A secondary function of the regional Federal Reserve banks supervising the member institutions that are members of their branch. The regional banks routinely check audits, stress tests, and monitor the stability of each member and its credit policies. The Federal Reserve tries to prevent situations where member banks fuel speculative lending, which can lead to distorted asset prices or bubbles. The Fed also makes sure that each bank holds the right reserve ratio or the proportion of deposits that must be held as cash.
If a member bank is violating these policies, it is given a warning and time to fix whatever the issue is. But if the issue persists, the Board of Governors can take steps to temporarily suspend the member bank from all credit facilities of the Fed, significantly impairing its operational capabilities.
3. Servicing the Government
As a central bank, the Federal Reserve has the privilege of printing the national currency. Today currency is printed through computer systems. U.S. currency is the jurisdiction of the United States Treasury Department, which causes both institutions to work closely together.
Rather than depositing the government’s money into accounts with commercial banks, all of the operating bank accounts of the U.S. Treasury, as well as its transactions, are done through the Federal Reserve. Essentially, the Federal Reserve acts as the U.S. Treasury’s bank. Additionally, member banks receive a dividend from their shares in their regional Federal Reserve branches. As the Federal Reserve is not a for-profit organization, whatever income earned on its reserves after the dividend distribution is also given to the Treasury.
Following the 2008 financial crisis, the Federal Reserve has developed a new avenue of servicing the government. Quantitative easing (QE) is a new monetary policy where the Federal Reserve buys all new government bonds auctioned by the U.S. Treasury. The Fed, thereby, increases demand and lowers yields. This policy was undertaken as a response to the financial crisis after rate cuts had a minimal effect. As a result of this policy, the relationship between the Federal Reserve and the U.S. Treasury is closer than ever.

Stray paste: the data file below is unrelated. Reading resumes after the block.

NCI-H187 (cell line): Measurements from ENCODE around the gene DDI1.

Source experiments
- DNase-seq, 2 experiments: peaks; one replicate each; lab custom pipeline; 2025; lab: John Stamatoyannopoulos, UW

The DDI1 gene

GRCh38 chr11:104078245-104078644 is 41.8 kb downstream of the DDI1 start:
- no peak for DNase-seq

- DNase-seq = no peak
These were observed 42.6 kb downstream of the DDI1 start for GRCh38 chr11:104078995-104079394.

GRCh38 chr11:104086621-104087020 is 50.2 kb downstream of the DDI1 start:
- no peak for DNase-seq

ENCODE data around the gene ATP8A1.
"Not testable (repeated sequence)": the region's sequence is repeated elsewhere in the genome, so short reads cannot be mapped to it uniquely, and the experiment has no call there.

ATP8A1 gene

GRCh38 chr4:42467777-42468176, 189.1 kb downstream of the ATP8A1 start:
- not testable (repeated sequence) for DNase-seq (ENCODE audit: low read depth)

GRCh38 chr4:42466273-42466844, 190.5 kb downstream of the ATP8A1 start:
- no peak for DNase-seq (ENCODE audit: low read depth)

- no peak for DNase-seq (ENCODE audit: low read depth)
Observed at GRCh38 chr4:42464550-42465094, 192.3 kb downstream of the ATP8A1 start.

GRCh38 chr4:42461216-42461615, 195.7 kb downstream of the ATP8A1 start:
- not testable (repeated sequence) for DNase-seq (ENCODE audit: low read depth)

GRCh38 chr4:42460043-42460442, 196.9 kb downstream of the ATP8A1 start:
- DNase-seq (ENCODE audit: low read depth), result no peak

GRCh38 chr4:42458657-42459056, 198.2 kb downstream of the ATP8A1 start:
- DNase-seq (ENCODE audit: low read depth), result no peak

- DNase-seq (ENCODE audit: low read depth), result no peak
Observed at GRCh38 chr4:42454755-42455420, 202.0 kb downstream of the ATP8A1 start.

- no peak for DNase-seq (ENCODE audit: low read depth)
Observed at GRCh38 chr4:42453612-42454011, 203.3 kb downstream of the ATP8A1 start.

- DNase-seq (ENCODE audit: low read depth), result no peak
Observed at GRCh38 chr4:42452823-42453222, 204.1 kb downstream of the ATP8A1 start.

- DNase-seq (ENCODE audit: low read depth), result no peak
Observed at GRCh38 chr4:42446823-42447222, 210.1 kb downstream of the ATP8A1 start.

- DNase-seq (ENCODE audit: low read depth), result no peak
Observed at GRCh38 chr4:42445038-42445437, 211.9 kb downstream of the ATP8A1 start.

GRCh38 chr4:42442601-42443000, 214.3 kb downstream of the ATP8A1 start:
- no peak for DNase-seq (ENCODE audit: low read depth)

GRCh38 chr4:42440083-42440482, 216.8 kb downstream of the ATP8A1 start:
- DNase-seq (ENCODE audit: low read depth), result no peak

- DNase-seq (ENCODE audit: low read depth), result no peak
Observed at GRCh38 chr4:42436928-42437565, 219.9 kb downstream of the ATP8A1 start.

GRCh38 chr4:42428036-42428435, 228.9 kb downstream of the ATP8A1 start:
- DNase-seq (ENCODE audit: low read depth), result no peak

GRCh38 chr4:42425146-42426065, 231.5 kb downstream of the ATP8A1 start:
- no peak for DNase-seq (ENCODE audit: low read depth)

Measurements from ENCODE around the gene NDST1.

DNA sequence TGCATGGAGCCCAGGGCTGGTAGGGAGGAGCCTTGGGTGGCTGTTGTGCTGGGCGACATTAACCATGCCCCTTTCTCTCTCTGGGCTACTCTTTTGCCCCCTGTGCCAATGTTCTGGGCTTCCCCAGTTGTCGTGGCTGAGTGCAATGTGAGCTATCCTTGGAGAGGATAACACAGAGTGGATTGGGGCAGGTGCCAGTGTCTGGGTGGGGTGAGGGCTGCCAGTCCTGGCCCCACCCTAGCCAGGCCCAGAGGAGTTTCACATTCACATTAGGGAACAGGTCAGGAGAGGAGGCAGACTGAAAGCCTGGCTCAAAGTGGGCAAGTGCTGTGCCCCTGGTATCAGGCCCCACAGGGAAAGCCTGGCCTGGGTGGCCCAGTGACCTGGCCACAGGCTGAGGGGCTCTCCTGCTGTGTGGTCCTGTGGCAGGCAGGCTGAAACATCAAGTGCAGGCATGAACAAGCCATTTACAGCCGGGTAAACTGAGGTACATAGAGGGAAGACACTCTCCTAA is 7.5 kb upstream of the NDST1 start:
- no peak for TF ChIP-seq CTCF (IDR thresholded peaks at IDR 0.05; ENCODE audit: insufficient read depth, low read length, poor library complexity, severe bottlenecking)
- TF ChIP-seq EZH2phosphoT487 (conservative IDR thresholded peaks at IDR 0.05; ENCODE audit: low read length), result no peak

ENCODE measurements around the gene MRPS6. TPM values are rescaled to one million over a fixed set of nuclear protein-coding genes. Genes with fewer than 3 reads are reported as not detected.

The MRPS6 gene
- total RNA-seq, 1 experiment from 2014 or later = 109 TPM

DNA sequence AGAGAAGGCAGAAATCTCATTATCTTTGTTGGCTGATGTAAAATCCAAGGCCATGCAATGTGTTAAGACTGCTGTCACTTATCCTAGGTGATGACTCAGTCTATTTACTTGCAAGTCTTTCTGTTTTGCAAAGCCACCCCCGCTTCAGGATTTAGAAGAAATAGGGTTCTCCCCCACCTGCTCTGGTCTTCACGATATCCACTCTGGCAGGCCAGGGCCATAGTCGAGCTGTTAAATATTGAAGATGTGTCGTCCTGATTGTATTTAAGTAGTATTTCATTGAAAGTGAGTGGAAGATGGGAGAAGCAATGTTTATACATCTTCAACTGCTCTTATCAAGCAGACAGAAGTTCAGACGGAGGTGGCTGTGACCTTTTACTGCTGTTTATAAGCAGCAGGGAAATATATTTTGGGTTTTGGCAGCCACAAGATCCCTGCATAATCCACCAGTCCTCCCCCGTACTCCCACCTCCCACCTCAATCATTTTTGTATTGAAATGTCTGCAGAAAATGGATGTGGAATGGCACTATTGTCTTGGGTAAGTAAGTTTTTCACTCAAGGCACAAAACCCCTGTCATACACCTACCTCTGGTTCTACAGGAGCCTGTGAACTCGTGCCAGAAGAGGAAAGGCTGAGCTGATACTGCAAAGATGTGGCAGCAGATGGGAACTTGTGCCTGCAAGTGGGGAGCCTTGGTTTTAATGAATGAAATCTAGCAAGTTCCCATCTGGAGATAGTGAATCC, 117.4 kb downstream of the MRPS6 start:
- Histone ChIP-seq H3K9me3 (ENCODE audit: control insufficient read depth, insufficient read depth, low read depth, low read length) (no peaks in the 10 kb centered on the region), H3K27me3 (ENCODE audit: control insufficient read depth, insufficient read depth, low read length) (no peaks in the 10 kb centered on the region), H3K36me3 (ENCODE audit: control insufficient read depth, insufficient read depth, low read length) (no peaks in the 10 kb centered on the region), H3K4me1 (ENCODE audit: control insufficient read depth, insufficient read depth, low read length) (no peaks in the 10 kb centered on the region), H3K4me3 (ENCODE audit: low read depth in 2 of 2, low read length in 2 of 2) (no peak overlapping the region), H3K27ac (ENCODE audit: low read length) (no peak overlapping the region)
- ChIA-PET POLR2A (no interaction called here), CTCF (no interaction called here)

4. Servicing Depository Institutions
In addition to its many key monetary duties, the Federal Reserve also acts as a key infrastructure for the commercial banking system. The Fed is the main clearinghouse for all the checks that go through America. This means that the central bank is in charge of receiving and rerouting billions of checks annually.
The Federal Reserve also handles all the routing of wire transfers through its electronic system. This makes it a key mechanism for the smooth financial operations of the country. Finally, the Fed also services its depositors with physical cash during periods of increased demand.
This ties in nicely with what may be the Fed’s most important function with its depository institutions: acting as the lender of last resort. The original idea behind central banks was the prevention of bank runs. This is when consumers collectively lose faith in a bank’s ability to pay its obligations. Due to the nature of fractional reserve banking, if everyone withdrew their cash at once, it would ironically collapse the bank. Now if there is a bank run, the Federal Reserve can extend liquidity to that member bank for it to get through unscathed.
Why Was the Federal Reserve Created and What's Its History?
While perhaps the most powerful and important central bank in the global economy today, the Federal Reserve wasn’t the first central bank. In fact, the United States was one of the largest economies that operated without one throughout the 19th century. The U.S. only enacted a central bank in 1913 under President Woodrow Wilson.
The United States had toyed with the idea of a central bank repeatedly to deal with credit shortages and the issues stemming from each colony printing its own currency. The main opposition to the idea centered around the question of individual state vs. centralized government rights. For the most part, state sovereignty prevailed when a central bank was established on a trial basis and then abolished when it came time to ratify its charter.